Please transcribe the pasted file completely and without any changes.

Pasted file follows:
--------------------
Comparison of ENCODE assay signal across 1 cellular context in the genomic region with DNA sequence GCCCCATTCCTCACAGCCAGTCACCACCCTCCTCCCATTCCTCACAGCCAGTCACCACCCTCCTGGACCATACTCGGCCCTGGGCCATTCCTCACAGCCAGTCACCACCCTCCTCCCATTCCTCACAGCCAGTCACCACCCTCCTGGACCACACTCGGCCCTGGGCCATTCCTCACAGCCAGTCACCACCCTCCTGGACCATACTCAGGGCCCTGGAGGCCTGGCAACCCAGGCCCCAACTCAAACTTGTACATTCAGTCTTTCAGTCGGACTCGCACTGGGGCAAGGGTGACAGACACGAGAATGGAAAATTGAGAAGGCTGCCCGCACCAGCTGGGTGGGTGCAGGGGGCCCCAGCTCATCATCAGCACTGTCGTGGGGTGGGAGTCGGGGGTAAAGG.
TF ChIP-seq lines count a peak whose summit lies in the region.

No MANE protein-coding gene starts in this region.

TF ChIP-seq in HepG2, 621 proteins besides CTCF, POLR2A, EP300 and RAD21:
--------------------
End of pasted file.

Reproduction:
Comparison of ENCODE assay signal across 1 cellular context in the genomic region with DNA sequence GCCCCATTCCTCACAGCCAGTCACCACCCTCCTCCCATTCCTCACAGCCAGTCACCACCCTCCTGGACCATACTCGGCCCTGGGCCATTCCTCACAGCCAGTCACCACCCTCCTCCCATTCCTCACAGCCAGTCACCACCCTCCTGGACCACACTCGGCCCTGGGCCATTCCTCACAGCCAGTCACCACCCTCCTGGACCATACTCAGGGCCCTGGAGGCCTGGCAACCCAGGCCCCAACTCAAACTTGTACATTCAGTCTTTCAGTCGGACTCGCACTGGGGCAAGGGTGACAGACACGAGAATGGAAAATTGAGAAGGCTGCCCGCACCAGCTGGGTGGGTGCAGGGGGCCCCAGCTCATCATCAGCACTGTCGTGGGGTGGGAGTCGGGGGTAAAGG.
TF ChIP-seq lines count a peak whose summit lies in the region.

No MANE protein-coding gene starts in this region.

TF ChIP-seq in HepG2, 621 proteins besides CTCF, POLR2A, EP300 and RAD21: